Description:

Male.

Head: Eyes closely approximated on frons, with V-shaped notch opposite antennal base; facets enlarged on frons compared to posterolaterally; eyes bare (ommatrichia absent). Face widely separated, as wide as antennae at sockets. Ocellar setae shorter or indistinguishable from 1 or 2 pairs of frontal and postocellar setae; upper postocular seta(e) long, overlapping eye. Antenna inserted at middle of eye height; scape and pedicel subequal in length; scape bearing short dorsal setulae; pedicel with circlet of subapical setulae; postpedicel normally elongate, strap-shaped with short stylus (as in Fig. 2). Proboscis (as in Fig. 3) shorter than half length of eye height. Palpus straight, short; bearing numerous setulae, held parallel to proboscis; lacinia slender, straight, shorter than hypopharynx. Labrum slender, straight with pair of apical epipharyngeal blades; epipharyngeal carina short, present on proximal margin. Hypopharynx straight, slender, subequal in length to labrum; salivary pump small. Labellum well developed with approx. 10 pairs of pseudotracheae.

Thorax: Acrostichal and dorsocentral setae uniserial anteriorly, acrostichals biserial on prescutellar depression; numerous postpronotal setae; notopleural setae slender; pair of stout lower supra-alar setae above wing base. Precoxal bridge present; dorsal mesepimeron pocket present; laterotergite bare.

Legs: Lacking modified setae and processes; fore tibia with anteroventral comb reduced; hind tibia with well developed posteroventral apical comb. Tarsomere 5 unmodified, truncate apically, bearing short claws and pad-like pulvilli; empodium with pubescent ventral face.

Wing (as in Fig. 4): Length 1.8-2.5 mm. Slender, anal lobe only slightly developed, widely obtuse. Membrane thickly clothed in long microtrichia; base of cell br bare, lacking microtrichia; wing margin with long setulae; basal costal seta absent; pterostigma present at apex of [R.sub.1]. Costa strongly reduced beyond [R.sub.4+5]; Sc reduced beyond Rs branching, weakly extended to C; [R.sub.4+5] unbranched terminating near wing apex; discal cell absent; [M.sub.1+2] unbranched, greatly weakened, more pronounced at r-m crossvein; [M.sub.4] complete, weakened at wing margin; apex of cell cua (CuA vein) slightly sinuous, recurved, base of cell cua closely associated with wing margin; anal vein short and abruptly ending.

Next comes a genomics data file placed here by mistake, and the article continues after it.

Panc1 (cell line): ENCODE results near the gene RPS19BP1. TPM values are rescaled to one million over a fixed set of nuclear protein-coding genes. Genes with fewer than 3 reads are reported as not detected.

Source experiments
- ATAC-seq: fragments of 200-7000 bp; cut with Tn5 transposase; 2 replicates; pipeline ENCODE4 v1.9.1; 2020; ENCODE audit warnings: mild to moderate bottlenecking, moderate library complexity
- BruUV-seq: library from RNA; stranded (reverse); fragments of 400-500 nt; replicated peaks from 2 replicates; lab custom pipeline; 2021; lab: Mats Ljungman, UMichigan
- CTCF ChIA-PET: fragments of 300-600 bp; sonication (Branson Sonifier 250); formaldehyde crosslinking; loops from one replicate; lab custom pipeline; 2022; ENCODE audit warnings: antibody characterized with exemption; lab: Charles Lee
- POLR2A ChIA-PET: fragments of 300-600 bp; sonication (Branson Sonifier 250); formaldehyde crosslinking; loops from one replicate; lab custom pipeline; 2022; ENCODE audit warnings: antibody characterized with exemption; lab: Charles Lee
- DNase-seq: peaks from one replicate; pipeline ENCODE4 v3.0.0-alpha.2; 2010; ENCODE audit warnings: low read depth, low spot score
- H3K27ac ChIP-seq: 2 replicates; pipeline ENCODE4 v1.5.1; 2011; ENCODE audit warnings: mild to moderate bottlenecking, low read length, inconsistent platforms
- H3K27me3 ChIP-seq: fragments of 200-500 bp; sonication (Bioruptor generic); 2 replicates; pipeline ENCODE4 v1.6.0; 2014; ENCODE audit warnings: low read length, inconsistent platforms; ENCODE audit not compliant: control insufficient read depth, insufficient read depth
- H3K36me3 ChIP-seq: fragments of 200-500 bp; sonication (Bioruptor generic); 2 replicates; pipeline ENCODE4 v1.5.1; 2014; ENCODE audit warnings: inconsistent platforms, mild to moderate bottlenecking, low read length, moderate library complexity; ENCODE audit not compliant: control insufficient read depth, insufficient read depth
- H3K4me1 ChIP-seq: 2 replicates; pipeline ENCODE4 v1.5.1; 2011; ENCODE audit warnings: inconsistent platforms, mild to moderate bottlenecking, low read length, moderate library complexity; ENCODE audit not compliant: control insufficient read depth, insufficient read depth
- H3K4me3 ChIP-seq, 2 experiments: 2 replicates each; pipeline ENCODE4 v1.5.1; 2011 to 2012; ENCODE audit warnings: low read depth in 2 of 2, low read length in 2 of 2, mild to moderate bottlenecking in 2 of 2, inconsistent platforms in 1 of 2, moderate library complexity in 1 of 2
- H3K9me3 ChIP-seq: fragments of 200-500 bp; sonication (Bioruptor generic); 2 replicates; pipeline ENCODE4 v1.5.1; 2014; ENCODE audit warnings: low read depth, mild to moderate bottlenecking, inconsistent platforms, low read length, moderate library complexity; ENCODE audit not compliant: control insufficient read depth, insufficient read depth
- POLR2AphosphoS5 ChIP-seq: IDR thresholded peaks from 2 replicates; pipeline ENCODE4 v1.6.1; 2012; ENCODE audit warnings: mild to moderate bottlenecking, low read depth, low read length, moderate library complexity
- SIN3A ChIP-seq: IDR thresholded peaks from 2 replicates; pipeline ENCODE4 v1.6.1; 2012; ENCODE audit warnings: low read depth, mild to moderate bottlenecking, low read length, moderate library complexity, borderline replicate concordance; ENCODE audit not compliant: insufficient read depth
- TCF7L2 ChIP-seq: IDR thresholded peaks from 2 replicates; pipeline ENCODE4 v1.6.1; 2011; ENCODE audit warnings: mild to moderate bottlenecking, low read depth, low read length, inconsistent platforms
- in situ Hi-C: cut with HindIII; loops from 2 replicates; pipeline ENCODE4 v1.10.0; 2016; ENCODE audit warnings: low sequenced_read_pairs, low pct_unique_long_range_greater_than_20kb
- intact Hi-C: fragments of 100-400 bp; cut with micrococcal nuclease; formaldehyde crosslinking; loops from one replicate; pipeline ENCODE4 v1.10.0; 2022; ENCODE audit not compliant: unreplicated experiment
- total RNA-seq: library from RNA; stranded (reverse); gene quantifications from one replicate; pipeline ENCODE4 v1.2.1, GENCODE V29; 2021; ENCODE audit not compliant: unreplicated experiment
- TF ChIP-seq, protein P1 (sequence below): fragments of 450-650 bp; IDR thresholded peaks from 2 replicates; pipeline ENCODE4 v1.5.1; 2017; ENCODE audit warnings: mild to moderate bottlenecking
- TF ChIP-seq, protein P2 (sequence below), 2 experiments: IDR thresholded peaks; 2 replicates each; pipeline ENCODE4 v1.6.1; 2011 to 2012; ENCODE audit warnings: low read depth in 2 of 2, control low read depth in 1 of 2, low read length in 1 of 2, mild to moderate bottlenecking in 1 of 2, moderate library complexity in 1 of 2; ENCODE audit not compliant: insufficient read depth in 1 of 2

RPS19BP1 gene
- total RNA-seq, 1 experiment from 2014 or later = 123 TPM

Abdomen: Tergites well developed, bearing scattered slender setae; tergite 8 very slender medially, strap-like, heavily sclerotised, symmetrical or asymmetrical. Sternites weakly sclerotised proximally, sternite 8 heavily sclerotised, larger than preceding sternites, symmetrical or asymmetrical.

Male terminalia: Symmetrical and upright to slightly asymmetrical and rotated 45[degrees] to right. Epandrial lamellae separate; surstylus with singular or paired lobes. Hypandrium well developed; gonocoxal apodemes broad, well developed; postgonite arising from posterolateral margin of hypandrium, closely associated with phallus. Ejaculatory apodeme large, arched dorsally.

Female. Similar to male, except eye facets not as enlarged anterodorsally compared to posterolaterally. Sternite 7 narrowed anterodorsally, arched dorsally to tergite 7; tergite 7 with sparse fringe of apical setae. Female terminalia (as in Fig. 9): Tergite 8 with stout median rod-like apodeme extending into segment 7. Tergite 8 heavily sclerotised along anterior margin, deeply U-shaped posterodorsally, with arms extending beyond margin of tergite 10; sternite 8 rod-shaped, heavily sclerotised, articulated with tergite 8 anteriorly. Tergite 10 bearing 5 pairs of spine-like acanthophorite setae. Cercus heavily sclerotised, somewhat arched dorsally; bearing several spine-like setae. Spermatheca spherical, darkly sclerotised; spermathecal duct slender, extending into segment 6.